Parks, Recreation and Historic Preservation

Press Release

April 22, 2015

Randy Simons | Dan Keefe
(518) 486-1868 |

Fifth Grade Students Help Restore Karner Blue Butterfly Habitat at Saratoga Spa State Park to Celebrate Earth Day

Natural stewardship a key focus of the Governor's NY Parks 2020 Plan

Saratoga Spa State Park today enlisted the help of local students to complete the restoration of habitat for the federally endangered Karner blue butterfly in the park. Local students from the Waldorf School spent Earth Day by helping spread the seeds of native plants as one of the last steps in restoring 1.5 acres of habitat at the Saratoga Springs park. The announcement is in honor of Earth Week, April 19-25, which Governor Cuomo proclaimed as a weeklong celebration of New York's commitment and accomplishments to protecting our environment, conserving open space, increasing access to the state's vast and magnificent natural resources, implementing clean energy initiatives and preparing for the effects of climate change.

"Saratoga Spa State Park and State Parks across New York are enjoyed by millions every year for vacations, sightseeing and recreation," State Parks Commissioner Rose Harvey said. "The heart of our great park system is its natural beauty, open spaces and diversity of plant and animal life. As we celebrate Earth Week, the restoration of Saratoga Spa's Karner blue habitat demonstrates New York State's ongoing commitment to the stewardship of our irreplaceable natural resources."

Lands on the east side of Saratoga Spa State Park are habitat for the Karner blue butterfly, a federally endangered species, along with a number of other butterfly species that are rare in New York state. The $10,000 project is part of an effort to restore some of the traditional range of the Karner blue. Last fall, State Parks naturalists cleared the area of shrubs, bushes, and other plants that had invaded the area over time. The Earth Day planting of these native plants that are critical for the Karner blue butterfly's life cycle will help complete the transformation of an aging old field into a site resembling the pitch pine - scrub oak barrens that the Karner blue calls home. Funding from Governor Andrew M. Cuomo's NY Parks 2020 initiative supported the clearing work and the purchase of native seeds, as well as split rail fencing to help protect the habitat and informational signage to educate park visitors.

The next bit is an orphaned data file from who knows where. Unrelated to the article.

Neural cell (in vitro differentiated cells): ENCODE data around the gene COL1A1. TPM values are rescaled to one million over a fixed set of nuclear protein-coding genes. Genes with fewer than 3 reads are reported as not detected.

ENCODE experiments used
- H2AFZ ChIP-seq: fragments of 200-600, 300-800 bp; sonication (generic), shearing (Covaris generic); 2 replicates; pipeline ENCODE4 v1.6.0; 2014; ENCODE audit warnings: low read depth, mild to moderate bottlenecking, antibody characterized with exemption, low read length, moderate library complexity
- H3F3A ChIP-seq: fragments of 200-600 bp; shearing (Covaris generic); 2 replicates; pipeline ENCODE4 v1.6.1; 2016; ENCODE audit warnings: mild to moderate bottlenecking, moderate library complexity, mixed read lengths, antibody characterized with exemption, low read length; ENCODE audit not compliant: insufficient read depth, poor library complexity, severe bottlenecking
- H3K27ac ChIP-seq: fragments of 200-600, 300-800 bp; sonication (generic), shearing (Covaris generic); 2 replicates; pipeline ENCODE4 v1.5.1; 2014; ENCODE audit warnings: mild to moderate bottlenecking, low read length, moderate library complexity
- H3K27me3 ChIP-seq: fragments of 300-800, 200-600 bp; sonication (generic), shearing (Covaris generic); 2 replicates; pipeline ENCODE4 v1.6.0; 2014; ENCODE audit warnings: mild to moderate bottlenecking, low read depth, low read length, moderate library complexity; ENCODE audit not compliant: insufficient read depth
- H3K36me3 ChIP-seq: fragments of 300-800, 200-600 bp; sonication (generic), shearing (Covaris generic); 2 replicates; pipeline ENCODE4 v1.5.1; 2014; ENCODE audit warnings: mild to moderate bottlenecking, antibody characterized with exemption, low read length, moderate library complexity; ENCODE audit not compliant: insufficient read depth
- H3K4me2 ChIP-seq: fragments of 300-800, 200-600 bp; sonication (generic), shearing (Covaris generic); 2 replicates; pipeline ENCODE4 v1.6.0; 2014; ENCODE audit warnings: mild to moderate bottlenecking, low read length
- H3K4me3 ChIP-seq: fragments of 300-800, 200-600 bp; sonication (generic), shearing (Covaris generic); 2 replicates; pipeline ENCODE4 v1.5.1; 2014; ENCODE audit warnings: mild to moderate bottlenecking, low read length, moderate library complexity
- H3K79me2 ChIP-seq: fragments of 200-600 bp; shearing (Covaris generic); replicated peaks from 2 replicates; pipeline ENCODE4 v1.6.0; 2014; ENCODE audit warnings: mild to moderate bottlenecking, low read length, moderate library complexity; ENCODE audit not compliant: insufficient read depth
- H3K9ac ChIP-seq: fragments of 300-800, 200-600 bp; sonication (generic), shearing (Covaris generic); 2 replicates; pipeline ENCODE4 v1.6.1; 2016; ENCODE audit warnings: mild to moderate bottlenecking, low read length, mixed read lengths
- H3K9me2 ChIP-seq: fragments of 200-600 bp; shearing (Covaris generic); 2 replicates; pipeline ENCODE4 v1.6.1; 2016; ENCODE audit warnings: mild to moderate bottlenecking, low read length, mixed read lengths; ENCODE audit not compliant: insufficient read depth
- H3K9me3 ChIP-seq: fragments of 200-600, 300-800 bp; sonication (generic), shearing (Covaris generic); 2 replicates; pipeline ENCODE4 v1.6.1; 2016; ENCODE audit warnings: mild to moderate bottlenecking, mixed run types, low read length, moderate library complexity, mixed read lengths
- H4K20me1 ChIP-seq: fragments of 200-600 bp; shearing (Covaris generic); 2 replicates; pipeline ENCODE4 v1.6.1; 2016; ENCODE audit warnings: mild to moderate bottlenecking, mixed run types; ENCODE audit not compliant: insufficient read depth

Waldorf School students helped park naturalists plant native species, mostly wildflowers, that will provide the butterflies with nectar, shelter, and good places to lay their eggs. In doing so, these students helped the park foster future generations of the Karner blue, for the preservation of biodiversity for future generations of New Yorkers.

Of the 12,000 known rare species and significant habitats in New York, over 1,700 occur in New York state parkland. State Parks contain 31 state endangered or threatened animal species and 23 globally rare animal species (species with 100 or less known occurrences worldwide).

Each year, State Parks undertakes a number of environmental stewardship projects to prevent the spread of invasive species, protect rare plants and animals, and improve natural habitat at parks across the state. The projects are funded through Governor Andrew M. Cuomo's NY Parks 2020 plan, a multi-year commitment to leverage a broad range of private and public funding to invest approximately $900 million in State Parks from 2011 to 2020. The Governor committed $110 million to the effort in the 2015-16 State Budget.

The New York State Office of Parks, Recreation and Historic Preservation oversees 180 state parks and 35 historic sites, which are visited by 60 million people annually. For more information on any of these recreation areas, call 518-474-0456 or visit, connect on Facebook, or follow on Twitter.